Old and new

In the last 1-2 years, we had a few works that were about saving an old house, mostly built during socialism usually as a weekend house near the city. These properties are now in a fancy suburb area, with various new family houses. Our customers also wanted to move there, but couldn't afford to build a new house. So we decided to keep the original buildings and build additions to them in order to meet the needs of the families. By keeping the original houses not just money was saved, but a lot of building materials and energy too. Here's an example of how this situation could be solved.The owner is a young couple with two small children. The plot is very narrow and it is on a steep slope. The regulations have changed since the old house was built, and now it stays on an illegal place, that means that it can be saved, but shall not be altered in any way. The shape of the new part is the result of this given situation, it looks like penetrating the old one, from a different angle, like if the two houses crashed into each other accidentally. Or better, they look like the houses at John Hejduk's sketches (Architecture in Love), as if they were making love.
With the union new, higher quality spaces were made. The old house, that was worth nothing at its original condition, or even was a burden, as it should have been demolished and deponed somewhere else was used and born again.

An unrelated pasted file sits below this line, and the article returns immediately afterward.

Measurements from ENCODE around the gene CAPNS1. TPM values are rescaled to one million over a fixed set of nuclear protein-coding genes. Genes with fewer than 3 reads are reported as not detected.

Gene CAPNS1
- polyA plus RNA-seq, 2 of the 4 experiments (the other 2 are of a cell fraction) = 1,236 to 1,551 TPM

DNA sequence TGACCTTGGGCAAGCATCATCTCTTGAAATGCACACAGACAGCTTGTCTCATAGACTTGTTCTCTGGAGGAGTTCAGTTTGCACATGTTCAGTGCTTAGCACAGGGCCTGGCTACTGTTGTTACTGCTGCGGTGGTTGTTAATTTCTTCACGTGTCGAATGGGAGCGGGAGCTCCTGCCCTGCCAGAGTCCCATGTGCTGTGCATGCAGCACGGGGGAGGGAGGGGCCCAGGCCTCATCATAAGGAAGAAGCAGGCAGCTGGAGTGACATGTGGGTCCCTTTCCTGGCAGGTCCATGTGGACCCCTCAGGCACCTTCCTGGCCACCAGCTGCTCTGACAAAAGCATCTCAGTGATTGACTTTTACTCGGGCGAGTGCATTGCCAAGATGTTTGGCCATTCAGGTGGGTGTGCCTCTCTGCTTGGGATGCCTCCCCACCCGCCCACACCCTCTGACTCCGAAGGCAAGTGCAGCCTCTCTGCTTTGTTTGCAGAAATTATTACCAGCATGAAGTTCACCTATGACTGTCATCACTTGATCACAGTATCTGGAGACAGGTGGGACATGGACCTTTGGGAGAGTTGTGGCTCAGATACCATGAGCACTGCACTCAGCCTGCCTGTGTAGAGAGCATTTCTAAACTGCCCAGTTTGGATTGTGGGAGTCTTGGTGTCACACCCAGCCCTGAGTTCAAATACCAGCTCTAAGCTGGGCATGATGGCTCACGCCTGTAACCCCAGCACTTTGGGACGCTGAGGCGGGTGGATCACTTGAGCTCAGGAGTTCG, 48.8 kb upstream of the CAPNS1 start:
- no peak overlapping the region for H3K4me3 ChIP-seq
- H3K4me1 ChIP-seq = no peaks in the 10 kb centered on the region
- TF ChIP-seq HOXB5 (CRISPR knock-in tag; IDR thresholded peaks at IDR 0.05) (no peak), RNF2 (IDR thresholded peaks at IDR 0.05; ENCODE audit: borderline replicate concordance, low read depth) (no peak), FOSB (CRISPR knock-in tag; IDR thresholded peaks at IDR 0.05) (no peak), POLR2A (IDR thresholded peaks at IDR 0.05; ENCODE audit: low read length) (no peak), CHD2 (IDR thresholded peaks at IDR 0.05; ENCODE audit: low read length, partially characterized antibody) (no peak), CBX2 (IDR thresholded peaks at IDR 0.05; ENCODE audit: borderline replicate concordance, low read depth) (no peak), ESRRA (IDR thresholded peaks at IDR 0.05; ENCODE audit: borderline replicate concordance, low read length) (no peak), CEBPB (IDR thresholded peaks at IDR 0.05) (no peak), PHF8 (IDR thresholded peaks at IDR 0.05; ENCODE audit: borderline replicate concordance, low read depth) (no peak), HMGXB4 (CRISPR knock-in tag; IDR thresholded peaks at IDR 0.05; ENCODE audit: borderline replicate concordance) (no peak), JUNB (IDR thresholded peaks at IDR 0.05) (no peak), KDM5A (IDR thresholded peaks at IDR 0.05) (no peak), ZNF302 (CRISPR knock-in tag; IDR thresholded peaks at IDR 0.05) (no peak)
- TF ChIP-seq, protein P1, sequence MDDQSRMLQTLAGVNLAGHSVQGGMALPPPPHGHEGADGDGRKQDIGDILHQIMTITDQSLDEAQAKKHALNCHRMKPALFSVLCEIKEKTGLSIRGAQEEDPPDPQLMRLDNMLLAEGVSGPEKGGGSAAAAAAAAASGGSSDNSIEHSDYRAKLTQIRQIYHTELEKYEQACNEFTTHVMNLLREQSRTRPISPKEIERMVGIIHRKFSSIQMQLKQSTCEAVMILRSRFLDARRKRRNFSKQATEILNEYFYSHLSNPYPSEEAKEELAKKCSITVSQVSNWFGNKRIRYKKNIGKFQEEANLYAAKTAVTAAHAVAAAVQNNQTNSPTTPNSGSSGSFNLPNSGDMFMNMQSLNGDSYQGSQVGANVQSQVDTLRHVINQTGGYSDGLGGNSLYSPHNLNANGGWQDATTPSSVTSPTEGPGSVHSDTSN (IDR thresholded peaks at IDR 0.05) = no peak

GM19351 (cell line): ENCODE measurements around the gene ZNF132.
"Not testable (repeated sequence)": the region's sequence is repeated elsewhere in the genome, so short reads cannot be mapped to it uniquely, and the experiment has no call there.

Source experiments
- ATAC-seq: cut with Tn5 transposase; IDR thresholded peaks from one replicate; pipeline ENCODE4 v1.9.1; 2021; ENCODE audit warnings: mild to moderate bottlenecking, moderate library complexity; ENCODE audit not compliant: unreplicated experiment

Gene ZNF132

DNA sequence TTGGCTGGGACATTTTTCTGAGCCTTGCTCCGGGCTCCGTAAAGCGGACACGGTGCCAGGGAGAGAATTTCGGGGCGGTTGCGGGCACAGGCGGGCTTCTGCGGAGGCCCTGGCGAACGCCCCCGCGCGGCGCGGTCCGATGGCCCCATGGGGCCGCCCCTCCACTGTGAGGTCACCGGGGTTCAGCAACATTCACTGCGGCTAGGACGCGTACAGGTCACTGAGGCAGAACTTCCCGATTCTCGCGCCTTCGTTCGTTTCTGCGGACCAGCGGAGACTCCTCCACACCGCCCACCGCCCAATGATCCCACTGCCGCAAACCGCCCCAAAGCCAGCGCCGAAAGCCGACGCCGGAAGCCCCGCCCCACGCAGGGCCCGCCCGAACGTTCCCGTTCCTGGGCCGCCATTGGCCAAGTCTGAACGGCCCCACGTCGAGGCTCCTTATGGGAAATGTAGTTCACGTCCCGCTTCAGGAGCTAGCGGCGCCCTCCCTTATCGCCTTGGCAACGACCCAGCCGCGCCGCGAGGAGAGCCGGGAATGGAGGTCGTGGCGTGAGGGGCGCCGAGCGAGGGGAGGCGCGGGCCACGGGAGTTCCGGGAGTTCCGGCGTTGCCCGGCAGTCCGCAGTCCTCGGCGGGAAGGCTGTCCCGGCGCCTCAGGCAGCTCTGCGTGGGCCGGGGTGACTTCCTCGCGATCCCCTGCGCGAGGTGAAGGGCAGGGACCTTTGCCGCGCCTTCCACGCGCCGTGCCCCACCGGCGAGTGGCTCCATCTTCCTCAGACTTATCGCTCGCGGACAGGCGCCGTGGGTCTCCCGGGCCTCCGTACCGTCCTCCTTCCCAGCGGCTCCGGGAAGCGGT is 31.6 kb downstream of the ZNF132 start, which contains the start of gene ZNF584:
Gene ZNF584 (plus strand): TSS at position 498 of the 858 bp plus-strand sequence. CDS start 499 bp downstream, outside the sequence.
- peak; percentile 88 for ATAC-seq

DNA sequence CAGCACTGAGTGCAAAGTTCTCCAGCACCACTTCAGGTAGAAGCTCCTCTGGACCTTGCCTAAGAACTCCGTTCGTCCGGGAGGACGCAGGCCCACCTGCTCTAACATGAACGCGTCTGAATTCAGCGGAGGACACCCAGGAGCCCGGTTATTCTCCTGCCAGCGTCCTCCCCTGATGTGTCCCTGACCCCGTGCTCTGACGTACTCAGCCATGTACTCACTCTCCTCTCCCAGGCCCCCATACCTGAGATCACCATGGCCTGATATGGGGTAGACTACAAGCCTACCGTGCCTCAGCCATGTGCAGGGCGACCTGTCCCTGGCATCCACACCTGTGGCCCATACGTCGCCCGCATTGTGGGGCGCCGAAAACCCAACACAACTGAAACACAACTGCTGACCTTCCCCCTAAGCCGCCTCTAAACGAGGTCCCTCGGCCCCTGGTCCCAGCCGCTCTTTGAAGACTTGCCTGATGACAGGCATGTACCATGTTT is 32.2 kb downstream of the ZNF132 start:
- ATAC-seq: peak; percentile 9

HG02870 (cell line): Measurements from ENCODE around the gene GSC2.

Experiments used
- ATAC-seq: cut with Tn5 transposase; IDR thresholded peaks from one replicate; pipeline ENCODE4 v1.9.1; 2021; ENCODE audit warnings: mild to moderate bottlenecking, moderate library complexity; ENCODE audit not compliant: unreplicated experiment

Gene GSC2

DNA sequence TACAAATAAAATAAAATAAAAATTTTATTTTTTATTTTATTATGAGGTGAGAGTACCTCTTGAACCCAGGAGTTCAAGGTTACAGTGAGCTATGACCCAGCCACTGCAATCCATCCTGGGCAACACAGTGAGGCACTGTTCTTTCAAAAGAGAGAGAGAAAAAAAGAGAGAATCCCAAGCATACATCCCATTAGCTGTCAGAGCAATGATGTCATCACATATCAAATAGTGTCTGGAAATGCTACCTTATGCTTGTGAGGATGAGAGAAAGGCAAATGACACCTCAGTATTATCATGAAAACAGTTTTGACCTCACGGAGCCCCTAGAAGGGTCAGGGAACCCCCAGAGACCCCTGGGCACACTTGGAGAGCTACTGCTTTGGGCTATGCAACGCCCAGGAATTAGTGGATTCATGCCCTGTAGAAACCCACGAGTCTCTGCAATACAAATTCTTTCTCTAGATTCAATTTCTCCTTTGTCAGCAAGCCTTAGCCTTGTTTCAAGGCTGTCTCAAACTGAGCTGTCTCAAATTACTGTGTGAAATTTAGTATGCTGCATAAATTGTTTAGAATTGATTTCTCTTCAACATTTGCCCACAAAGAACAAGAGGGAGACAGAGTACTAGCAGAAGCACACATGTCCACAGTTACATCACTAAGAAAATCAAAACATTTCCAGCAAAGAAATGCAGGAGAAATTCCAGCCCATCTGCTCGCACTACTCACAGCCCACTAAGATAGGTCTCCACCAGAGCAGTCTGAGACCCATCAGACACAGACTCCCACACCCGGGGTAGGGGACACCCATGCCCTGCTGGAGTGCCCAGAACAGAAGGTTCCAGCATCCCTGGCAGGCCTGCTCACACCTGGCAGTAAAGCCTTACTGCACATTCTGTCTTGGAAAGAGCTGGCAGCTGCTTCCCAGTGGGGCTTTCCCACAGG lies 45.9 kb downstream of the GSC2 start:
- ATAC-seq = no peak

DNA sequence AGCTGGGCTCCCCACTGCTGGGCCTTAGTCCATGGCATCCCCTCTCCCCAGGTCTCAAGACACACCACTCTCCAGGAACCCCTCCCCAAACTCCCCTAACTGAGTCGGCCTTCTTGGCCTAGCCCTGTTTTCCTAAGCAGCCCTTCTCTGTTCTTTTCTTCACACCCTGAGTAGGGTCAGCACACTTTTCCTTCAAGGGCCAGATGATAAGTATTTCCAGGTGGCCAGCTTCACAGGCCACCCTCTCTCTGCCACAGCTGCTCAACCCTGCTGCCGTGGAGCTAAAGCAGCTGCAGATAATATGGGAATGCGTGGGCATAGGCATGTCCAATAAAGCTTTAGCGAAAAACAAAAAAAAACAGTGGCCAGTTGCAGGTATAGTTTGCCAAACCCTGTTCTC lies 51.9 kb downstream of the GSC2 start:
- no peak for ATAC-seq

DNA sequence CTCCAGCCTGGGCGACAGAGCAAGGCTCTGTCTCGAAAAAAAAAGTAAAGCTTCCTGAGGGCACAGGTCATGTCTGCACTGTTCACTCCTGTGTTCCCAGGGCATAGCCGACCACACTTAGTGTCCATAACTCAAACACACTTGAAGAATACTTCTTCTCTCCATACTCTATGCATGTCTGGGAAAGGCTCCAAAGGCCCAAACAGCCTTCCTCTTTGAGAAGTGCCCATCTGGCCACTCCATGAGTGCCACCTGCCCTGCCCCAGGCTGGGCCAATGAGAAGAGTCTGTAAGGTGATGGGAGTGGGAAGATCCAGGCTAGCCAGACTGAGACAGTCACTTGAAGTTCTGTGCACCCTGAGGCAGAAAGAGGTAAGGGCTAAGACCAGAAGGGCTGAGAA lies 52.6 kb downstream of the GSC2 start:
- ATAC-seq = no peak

Another example for old and new is the following story, when the new part seems to be grown out from the old one.
The story of this building is that the owners have a summer cottage in Transylvania, and they like the vernacular houses so much, so they decided to buy and transport a house from Transylvania to Hungary. But this small house would have been too small for a family with three children, so they needed to build a new wing beside the old building. They deliberately wanted to have a contrast between the two parts, and the small shed that was already on the plot, that needed to be involved into the house. Even though this contrast - old wood and new concrete walls - the house is a  whole unity.
One may require, that the addition shall differ from the original building, but we rather wanted these houses to be a whole, a union, or better to say a process that happened to the old house - as if the new part was a sprouting bud upon the old one - even if the two parts seem to be different to the first sight.
We think that it is an interesting question, if it is right or wrong to save an old rural house, that is to be demolished at its original place, and move it to a completely different situation and landscape. Is it possible for a building to migrate and start a "new life" in another country?
When a house is taken away from where it was built is the destruction of the place, or a way to save these buildings that are no longer needed?


But these are only two aspects of placing two buildings next to each other....we are still working on finding new ways for making extensions.